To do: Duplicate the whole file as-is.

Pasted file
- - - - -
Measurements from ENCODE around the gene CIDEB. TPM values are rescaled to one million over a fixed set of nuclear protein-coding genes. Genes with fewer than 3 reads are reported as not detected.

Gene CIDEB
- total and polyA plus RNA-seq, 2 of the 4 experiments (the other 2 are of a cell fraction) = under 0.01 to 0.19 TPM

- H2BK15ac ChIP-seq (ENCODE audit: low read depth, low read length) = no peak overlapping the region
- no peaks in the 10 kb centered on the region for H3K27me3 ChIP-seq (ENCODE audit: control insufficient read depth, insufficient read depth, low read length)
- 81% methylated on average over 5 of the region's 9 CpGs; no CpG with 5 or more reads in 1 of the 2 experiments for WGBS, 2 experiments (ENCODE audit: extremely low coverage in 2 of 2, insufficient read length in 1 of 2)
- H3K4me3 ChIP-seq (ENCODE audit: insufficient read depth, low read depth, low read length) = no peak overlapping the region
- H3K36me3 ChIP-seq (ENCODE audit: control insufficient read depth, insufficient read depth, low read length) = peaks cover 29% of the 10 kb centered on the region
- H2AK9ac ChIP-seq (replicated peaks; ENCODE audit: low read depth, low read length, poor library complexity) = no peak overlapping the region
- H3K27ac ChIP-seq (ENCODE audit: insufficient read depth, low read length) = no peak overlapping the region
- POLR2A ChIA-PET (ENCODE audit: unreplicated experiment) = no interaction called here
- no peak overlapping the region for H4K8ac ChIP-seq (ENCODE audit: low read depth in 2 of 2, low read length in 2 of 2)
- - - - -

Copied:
Measurements from ENCODE around the gene CIDEB. TPM values are rescaled to one million over a fixed set of nuclear protein-coding genes. Genes with fewer than 3 reads are reported as not detected.

Gene CIDEB
- total and polyA plus RNA-seq, 2 of the 4 experiments (the other 2 are of a cell fraction) = under 0.01 to 0.19 TPM

- H2BK15ac ChIP-seq (ENCODE audit: low read depth, low read length) = no peak overlapping the region
- no peaks in the 10 kb centered on the region for H3K27me3 ChIP-seq (ENCODE audit: control insufficient read depth, insufficient read depth, low read length)
- 81% methylated on average over 5 of the region's 9 CpGs; no CpG with 5 or more reads in 1 of the 2 experiments for WGBS, 2 experiments (ENCODE audit: extremely low coverage in 2 of 2, insufficient read length in 1 of 2)
- H3K4me3 ChIP-seq (ENCODE audit: insufficient read depth, low read depth, low read length) = no peak overlapping the region
- H3K36me3 ChIP-seq (ENCODE audit: control insufficient read depth, insufficient read depth, low read length) = peaks cover 29% of the 10 kb centered on the region
- H2AK9ac ChIP-seq (replicated peaks; ENCODE audit: low read depth, low read length, poor library complexity) = no peak overlapping the region
- H3K27ac ChIP-seq (ENCODE audit: insufficient read depth, low read length) = no peak overlapping the region
- POLR2A ChIA-PET (ENCODE audit: unreplicated experiment) = no interaction called here
- no peak overlapping the region for H4K8ac ChIP-seq (ENCODE audit: low read depth in 2 of 2, low read length in 2 of 2)